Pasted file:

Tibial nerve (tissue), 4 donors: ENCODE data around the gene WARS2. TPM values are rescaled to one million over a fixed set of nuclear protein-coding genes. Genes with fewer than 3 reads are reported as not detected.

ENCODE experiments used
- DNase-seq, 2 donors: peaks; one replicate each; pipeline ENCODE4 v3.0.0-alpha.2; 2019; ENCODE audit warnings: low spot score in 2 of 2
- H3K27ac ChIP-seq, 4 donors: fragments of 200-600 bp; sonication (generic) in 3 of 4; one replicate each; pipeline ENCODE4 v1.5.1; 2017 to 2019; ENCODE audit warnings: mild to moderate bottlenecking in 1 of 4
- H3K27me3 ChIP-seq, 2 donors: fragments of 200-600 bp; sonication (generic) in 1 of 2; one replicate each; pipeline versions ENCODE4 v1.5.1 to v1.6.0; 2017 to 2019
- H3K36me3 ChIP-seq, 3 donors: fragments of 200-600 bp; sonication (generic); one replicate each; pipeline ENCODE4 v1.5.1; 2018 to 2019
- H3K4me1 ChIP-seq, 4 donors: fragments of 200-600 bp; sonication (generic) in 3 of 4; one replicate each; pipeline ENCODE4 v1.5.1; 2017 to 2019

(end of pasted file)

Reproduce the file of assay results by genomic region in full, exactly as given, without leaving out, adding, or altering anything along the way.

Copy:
Tibial nerve (tissue), 4 donors: ENCODE data around the gene WARS2. TPM values are rescaled to one million over a fixed set of nuclear protein-coding genes. Genes with fewer than 3 reads are reported as not detected.

ENCODE experiments used
- DNase-seq, 2 donors: peaks; one replicate each; pipeline ENCODE4 v3.0.0-alpha.2; 2019; ENCODE audit warnings: low spot score in 2 of 2
- H3K27ac ChIP-seq, 4 donors: fragments of 200-600 bp; sonication (generic) in 3 of 4; one replicate each; pipeline ENCODE4 v1.5.1; 2017 to 2019; ENCODE audit warnings: mild to moderate bottlenecking in 1 of 4
- H3K27me3 ChIP-seq, 2 donors: fragments of 200-600 bp; sonication (generic) in 1 of 2; one replicate each; pipeline versions ENCODE4 v1.5.1 to v1.6.0; 2017 to 2019
- H3K36me3 ChIP-seq, 3 donors: fragments of 200-600 bp; sonication (generic); one replicate each; pipeline ENCODE4 v1.5.1; 2018 to 2019
- H3K4me1 ChIP-seq, 4 donors: fragments of 200-600 bp; sonication (generic) in 3 of 4; one replicate each; pipeline ENCODE4 v1.5.1; 2017 to 2019